Blaming and Forgiveness
When we feel that others have hurt us, our usual tendency is to judge and blame them. We are also rarely aware that our blaming is mainly an attempt to cover our own pain, including the pain of seeing ourselves as diminished, or as not enough in some way. So we get angry or resentful, and then focus on the shortcomings of those who have hurt us.
But in our blaming there is another subtle dynamic going on. When we take offense at others, we think our offense or hurt is the result of what they did or didn’t do. We thus use their behavior to justify our anger. In so doing, we’re missing a crucial point: when we get caught in blame and justification – in our
anger and resentment- we have lost our own way. We have cut ourselves off from the heart, from the love and connection that are our true nature.
While some situations may, in fact, eventually require taking objective steps to remedy potentially harmful outward actions, the real transformative process is an inner one. We have to acknowledge that it is our own darkness that has pulled us off the path, not the darkness of the other. Even though the other may have done something unskillful or unkind, this never justifies our unkindness in return.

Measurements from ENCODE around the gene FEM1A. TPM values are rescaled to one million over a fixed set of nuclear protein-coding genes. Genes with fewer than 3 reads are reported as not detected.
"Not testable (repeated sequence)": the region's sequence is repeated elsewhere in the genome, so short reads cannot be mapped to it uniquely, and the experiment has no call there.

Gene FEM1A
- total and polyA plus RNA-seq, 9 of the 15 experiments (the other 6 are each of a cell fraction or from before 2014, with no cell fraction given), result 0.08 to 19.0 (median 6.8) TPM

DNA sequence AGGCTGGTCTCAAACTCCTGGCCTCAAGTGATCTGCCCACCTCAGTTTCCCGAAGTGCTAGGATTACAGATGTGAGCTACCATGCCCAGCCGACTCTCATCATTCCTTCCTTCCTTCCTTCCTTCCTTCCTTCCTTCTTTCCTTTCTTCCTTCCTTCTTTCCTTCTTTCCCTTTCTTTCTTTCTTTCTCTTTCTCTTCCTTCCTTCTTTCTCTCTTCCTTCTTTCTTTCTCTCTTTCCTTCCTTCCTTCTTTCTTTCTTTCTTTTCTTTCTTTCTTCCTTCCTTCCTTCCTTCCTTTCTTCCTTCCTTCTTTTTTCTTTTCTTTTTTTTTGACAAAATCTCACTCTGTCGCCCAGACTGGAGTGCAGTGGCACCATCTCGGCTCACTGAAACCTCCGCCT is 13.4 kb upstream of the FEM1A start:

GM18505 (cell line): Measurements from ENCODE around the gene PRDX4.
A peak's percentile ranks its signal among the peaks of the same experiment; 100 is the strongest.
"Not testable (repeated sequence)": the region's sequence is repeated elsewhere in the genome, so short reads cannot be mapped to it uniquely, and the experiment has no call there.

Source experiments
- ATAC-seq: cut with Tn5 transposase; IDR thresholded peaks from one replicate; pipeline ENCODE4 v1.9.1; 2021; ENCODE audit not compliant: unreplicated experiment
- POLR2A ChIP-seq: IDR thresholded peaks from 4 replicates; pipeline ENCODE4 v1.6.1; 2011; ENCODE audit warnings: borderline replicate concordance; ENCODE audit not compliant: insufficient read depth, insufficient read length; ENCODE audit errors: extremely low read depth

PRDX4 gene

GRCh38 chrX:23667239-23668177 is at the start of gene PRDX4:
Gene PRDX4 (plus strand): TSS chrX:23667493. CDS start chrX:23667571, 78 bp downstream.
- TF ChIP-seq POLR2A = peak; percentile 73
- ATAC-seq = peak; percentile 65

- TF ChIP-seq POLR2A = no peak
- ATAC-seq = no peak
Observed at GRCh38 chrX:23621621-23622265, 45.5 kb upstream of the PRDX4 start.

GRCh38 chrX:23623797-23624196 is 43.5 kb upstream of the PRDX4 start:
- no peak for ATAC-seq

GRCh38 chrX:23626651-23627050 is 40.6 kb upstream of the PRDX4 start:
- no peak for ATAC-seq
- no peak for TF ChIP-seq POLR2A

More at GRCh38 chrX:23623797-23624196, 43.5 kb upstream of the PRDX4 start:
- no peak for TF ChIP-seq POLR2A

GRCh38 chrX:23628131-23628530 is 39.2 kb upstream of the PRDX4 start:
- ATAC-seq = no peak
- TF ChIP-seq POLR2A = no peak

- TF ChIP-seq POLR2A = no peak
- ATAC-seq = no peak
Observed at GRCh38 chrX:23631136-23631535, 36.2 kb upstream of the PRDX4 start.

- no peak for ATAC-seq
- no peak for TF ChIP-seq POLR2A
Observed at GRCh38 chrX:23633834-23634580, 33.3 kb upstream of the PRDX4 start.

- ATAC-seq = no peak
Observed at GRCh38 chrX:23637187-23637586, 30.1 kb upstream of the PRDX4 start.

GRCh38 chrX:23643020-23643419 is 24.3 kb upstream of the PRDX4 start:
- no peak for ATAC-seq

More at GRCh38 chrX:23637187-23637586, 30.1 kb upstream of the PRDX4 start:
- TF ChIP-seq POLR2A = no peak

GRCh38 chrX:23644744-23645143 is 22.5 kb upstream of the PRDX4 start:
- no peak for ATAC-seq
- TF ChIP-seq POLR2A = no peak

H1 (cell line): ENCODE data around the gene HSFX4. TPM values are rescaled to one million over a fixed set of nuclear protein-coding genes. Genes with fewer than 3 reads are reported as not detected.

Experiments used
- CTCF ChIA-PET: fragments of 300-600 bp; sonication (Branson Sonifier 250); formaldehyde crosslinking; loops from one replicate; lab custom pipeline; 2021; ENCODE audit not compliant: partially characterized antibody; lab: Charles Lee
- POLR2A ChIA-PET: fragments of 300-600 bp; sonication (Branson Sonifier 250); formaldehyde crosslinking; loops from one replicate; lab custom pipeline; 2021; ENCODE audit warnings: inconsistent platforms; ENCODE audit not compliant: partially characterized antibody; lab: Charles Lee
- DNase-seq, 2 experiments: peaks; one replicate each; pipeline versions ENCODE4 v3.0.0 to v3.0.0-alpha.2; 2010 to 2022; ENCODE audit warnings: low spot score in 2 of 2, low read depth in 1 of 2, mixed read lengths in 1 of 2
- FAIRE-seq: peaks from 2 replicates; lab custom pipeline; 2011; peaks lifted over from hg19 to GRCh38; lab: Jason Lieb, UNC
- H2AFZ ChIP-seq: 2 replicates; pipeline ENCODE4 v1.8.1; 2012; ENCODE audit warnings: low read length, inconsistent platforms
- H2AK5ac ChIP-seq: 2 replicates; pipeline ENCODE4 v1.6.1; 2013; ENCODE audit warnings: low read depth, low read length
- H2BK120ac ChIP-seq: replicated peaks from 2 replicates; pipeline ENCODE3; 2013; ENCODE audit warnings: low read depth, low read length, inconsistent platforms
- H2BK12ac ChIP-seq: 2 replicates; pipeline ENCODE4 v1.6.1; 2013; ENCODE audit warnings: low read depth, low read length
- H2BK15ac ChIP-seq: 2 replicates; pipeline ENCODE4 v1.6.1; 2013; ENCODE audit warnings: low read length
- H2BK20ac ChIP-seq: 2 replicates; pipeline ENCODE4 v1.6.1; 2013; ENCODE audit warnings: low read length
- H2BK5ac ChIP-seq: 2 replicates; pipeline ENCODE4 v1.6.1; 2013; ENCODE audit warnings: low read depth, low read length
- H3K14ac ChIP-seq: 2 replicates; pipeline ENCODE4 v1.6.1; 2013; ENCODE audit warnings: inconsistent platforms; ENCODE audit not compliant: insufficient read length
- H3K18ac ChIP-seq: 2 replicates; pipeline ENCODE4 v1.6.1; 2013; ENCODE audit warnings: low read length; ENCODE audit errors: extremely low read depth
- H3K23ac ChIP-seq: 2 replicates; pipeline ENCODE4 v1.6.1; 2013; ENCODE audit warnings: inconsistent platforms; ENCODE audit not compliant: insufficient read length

Though something in us already knows this, it often takes only a nanosecond to go from this innate understanding to the mental realm of judging and blaming the other. Sadly, it is from our own unkindness toward the other, as manifested in our judging and blaming, that we make the choice to live from a closed heart. And in so doing, we are choosing to live as a victim, insisting on being right and
elevating ourselves by putting the other down.
From Zen Heart Simple Advice for Living with Mindfulness and Compassion
by Ezra Bayd